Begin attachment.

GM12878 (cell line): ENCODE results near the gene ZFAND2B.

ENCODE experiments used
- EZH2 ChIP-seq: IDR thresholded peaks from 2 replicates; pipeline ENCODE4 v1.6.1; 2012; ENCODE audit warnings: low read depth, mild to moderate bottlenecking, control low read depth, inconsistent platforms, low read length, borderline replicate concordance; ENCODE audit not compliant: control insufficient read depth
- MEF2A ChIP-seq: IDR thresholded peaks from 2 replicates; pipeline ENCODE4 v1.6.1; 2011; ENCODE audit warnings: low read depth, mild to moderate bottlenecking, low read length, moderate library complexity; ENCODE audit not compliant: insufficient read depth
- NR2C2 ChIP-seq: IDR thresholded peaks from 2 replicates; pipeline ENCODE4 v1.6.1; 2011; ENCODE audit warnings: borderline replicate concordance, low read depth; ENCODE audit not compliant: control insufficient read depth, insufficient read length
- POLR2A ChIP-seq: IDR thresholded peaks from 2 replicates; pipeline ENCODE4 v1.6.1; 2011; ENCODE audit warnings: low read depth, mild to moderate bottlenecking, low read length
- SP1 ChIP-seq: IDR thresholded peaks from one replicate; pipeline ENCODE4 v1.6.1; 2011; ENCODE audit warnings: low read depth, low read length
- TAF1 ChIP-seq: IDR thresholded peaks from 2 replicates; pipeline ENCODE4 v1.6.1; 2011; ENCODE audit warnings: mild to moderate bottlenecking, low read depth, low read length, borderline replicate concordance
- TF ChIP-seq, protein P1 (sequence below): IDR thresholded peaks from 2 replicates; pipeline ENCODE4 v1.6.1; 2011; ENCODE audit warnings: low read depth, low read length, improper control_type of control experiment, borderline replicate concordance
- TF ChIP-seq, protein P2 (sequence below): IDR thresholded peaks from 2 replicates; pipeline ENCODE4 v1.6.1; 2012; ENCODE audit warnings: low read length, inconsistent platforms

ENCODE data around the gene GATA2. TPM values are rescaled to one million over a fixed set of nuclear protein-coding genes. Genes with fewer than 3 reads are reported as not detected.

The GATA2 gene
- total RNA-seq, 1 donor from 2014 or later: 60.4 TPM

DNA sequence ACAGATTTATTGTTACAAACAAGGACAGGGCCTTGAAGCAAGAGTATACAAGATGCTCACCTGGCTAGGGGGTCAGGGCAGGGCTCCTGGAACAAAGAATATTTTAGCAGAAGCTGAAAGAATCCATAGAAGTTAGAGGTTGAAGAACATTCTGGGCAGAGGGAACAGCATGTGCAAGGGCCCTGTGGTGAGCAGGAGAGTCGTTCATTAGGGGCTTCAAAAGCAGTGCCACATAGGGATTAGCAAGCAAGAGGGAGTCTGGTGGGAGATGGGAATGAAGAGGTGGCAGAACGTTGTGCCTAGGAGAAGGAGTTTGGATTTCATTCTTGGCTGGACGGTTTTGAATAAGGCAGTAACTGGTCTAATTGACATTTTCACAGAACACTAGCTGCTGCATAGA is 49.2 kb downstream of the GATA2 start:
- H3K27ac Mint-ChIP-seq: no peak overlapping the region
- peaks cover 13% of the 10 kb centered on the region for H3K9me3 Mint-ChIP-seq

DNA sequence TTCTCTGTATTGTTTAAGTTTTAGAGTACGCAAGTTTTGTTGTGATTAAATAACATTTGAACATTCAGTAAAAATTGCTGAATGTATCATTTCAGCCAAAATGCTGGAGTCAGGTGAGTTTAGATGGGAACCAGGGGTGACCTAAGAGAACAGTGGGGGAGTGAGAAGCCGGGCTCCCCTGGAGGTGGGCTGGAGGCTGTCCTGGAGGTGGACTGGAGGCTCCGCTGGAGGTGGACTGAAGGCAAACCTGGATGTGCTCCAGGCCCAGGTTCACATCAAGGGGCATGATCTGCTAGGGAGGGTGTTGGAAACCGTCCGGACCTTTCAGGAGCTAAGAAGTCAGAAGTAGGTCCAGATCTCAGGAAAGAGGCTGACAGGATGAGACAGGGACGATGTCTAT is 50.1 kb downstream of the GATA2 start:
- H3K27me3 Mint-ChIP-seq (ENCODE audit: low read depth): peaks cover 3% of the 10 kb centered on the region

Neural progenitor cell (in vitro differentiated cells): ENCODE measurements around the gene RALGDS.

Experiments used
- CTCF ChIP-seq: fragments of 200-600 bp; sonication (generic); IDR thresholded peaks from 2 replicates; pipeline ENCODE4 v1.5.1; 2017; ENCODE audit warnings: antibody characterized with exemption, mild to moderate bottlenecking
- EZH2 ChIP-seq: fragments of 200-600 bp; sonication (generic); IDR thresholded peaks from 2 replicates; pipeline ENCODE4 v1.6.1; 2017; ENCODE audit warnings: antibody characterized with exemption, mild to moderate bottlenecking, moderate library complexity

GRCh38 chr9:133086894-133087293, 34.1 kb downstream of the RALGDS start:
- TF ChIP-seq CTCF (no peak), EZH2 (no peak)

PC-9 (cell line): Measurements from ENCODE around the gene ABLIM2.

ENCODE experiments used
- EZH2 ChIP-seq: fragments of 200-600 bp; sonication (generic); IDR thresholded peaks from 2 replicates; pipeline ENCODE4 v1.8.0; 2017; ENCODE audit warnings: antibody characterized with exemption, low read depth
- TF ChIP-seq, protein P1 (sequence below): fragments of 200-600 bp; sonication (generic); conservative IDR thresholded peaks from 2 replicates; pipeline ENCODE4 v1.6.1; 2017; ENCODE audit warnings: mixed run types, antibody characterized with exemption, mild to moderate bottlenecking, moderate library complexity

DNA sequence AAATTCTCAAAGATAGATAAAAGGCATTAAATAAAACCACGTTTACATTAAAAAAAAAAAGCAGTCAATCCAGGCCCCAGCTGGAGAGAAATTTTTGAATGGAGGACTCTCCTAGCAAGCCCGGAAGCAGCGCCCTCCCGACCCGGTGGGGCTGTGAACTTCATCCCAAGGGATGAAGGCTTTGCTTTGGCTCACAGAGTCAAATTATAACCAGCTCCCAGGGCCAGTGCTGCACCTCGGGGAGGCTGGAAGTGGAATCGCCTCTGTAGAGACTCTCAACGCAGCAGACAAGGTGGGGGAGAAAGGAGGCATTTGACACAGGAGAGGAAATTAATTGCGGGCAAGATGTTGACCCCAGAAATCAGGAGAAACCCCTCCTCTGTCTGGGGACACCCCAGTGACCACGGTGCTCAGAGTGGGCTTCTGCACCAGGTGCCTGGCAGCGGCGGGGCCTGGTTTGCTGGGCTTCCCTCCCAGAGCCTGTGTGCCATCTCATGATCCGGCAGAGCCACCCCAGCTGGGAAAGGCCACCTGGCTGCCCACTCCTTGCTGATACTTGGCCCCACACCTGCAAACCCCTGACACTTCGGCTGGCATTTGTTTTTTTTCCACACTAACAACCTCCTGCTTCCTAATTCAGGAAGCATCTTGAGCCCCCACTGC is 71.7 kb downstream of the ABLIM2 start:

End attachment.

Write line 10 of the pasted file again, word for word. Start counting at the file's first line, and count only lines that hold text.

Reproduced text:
- TF ChIP-seq, protein P2 (sequence below): IDR thresholded peaks from 2 replicates; pipeline ENCODE4 v1.6.1; 2012; ENCODE audit warnings: low read length, inconsistent platforms